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This series of lesson plans was authored by North Carolina teachers after their experience in the Syngenta Summer Fellowship program. The Fellowship is a 10-day experience that immerses STEM teachers into the world of agricultural biotechnology. The program is an interactive experience that explores the process of developing a biotech product from discovery to commercialization, including tours of labs, field visits and meeting with lobbyists to understand agriculture policy.
This kit has been designed so you can easily incorporate this information into your curriculum in an interdisciplinary manner. The lessons and activities included in this kit have been crafted with your middle school students in mind. We hope they find these experiential lessons to be both engaging and meaningful!
Forage quality is defined in various ways but is often poorly understood. The purpose of this publication is to provide information about forage quality, factors affecting forage quality, forage testing, analysis and reporting, and other related information that can be used to increase animal performance and producer profit.
This two-page handout was created to help connect consumers with the men and women who produce their food, fiber, and fuel.
Full of questions, answers, and suggested strategies for having meaningful discussions about the agriculture. This resource can be used in middle and high school classrooms, fairs and festivals, and on the farm to facilitate discussion about fact, fiction, and the science of agriculture.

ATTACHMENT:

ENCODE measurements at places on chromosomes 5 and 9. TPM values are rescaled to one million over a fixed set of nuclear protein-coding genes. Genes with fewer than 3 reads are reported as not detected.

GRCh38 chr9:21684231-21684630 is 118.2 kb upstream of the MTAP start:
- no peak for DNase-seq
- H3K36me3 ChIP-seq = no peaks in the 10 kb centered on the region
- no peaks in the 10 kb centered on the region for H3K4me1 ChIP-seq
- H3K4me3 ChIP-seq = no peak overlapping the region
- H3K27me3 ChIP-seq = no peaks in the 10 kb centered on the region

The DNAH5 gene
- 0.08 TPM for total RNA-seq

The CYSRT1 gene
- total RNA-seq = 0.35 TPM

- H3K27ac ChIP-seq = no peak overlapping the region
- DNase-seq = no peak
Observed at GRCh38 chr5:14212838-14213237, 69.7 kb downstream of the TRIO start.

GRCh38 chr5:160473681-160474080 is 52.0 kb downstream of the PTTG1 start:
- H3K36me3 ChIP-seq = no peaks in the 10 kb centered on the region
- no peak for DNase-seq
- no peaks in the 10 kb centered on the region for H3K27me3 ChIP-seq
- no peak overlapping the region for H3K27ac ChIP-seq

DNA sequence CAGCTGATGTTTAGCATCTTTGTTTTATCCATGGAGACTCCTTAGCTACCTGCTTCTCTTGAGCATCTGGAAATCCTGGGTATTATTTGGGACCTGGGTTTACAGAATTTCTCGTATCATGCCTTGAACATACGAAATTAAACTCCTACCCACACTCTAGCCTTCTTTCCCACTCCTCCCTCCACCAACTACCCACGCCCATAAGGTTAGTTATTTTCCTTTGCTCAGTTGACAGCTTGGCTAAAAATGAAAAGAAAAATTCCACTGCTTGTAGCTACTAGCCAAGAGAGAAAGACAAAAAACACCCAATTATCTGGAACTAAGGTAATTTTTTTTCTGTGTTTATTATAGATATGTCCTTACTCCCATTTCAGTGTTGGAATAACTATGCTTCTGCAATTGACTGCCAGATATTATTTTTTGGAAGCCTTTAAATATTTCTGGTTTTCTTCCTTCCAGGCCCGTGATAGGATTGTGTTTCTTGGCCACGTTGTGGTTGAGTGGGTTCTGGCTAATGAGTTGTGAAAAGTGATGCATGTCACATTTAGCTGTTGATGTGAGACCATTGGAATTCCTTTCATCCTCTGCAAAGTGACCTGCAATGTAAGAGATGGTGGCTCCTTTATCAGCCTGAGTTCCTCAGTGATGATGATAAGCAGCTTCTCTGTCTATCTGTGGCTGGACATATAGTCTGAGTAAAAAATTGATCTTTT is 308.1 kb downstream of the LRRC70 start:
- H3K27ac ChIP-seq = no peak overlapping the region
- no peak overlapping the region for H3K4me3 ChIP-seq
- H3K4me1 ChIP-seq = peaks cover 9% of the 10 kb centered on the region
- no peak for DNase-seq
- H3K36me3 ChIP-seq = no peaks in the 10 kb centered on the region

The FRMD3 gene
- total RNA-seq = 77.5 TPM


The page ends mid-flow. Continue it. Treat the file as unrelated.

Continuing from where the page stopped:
When rain falls or snow melts, it does not simply stay in one place or seep into the ground to replenish groundwater; most of it begins to move. When water flows over land, it is called surface runoff, and it is an important part of the water cycle, but have you ever wondered where your runoff is running off to? What’s in your runoff? What is the runoff doing to the environment once it has settled? Around the world, there are more than 400 dead zones in oceans and lakes, where the water contains so little oxygen that aquatic life can no longer survive. In large part, this is due to excess nutrient pollution found in our runoff as a result of home, agricultural, and industrial practices as well as population growth. In this challenge, students will learn about the impact of runoff in rural and urban areas and its effects on the environment as well as plan for solutions to this growing issue of dead zones, hypoxia, and overall water quality.